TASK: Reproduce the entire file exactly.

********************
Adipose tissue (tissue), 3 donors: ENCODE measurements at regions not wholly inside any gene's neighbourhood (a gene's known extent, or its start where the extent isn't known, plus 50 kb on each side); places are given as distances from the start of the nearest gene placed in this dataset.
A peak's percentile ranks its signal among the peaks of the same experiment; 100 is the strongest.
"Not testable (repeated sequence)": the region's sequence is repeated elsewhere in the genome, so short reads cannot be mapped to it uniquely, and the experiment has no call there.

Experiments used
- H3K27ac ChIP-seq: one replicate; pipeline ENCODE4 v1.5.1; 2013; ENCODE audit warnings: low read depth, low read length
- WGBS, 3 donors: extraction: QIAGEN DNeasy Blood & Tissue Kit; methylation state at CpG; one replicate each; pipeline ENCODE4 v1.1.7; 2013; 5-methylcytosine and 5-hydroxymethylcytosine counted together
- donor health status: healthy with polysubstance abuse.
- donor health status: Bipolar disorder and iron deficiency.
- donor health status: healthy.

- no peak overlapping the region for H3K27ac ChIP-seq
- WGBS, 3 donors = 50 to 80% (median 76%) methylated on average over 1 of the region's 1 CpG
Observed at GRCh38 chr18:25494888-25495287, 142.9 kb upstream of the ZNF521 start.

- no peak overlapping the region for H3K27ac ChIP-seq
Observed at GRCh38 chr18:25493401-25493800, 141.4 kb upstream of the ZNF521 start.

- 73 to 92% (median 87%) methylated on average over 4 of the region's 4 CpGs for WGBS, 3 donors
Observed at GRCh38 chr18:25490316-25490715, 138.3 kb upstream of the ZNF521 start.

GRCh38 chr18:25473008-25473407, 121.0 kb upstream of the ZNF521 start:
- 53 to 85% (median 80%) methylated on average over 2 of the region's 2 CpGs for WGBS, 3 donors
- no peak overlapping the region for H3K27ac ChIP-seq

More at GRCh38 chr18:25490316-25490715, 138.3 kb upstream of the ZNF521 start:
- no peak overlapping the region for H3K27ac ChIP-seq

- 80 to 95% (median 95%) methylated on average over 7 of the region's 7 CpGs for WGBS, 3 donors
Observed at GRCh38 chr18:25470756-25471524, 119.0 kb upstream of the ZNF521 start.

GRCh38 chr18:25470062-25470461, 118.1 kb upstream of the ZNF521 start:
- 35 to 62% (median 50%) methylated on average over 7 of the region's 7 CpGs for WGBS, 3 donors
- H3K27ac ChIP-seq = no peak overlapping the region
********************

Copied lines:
Adipose tissue (tissue), 3 donors: ENCODE measurements at regions not wholly inside any gene's neighbourhood (a gene's known extent, or its start where the extent isn't known, plus 50 kb on each side); places are given as distances from the start of the nearest gene placed in this dataset.
A peak's percentile ranks its signal among the peaks of the same experiment; 100 is the strongest.
"Not testable (repeated sequence)": the region's sequence is repeated elsewhere in the genome, so short reads cannot be mapped to it uniquely, and the experiment has no call there.

Experiments used
- H3K27ac ChIP-seq: one replicate; pipeline ENCODE4 v1.5.1; 2013; ENCODE audit warnings: low read depth, low read length
- WGBS, 3 donors: extraction: QIAGEN DNeasy Blood & Tissue Kit; methylation state at CpG; one replicate each; pipeline ENCODE4 v1.1.7; 2013; 5-methylcytosine and 5-hydroxymethylcytosine counted together
- donor health status: healthy with polysubstance abuse.
- donor health status: Bipolar disorder and iron deficiency.
- donor health status: healthy.

- no peak overlapping the region for H3K27ac ChIP-seq
- WGBS, 3 donors = 50 to 80% (median 76%) methylated on average over 1 of the region's 1 CpG
Observed at GRCh38 chr18:25494888-25495287, 142.9 kb upstream of the ZNF521 start.

- no peak overlapping the region for H3K27ac ChIP-seq
Observed at GRCh38 chr18:25493401-25493800, 141.4 kb upstream of the ZNF521 start.

- 73 to 92% (median 87%) methylated on average over 4 of the region's 4 CpGs for WGBS, 3 donors
Observed at GRCh38 chr18:25490316-25490715, 138.3 kb upstream of the ZNF521 start.

GRCh38 chr18:25473008-25473407, 121.0 kb upstream of the ZNF521 start:
- 53 to 85% (median 80%) methylated on average over 2 of the region's 2 CpGs for WGBS, 3 donors
- no peak overlapping the region for H3K27ac ChIP-seq

More at GRCh38 chr18:25490316-25490715, 138.3 kb upstream of the ZNF521 start:
- no peak overlapping the region for H3K27ac ChIP-seq

- 80 to 95% (median 95%) methylated on average over 7 of the region's 7 CpGs for WGBS, 3 donors
Observed at GRCh38 chr18:25470756-25471524, 119.0 kb upstream of the ZNF521 start.

GRCh38 chr18:25470062-25470461, 118.1 kb upstream of the ZNF521 start:
- 35 to 62% (median 50%) methylated on average over 7 of the region's 7 CpGs for WGBS, 3 donors
- H3K27ac ChIP-seq = no peak overlapping the region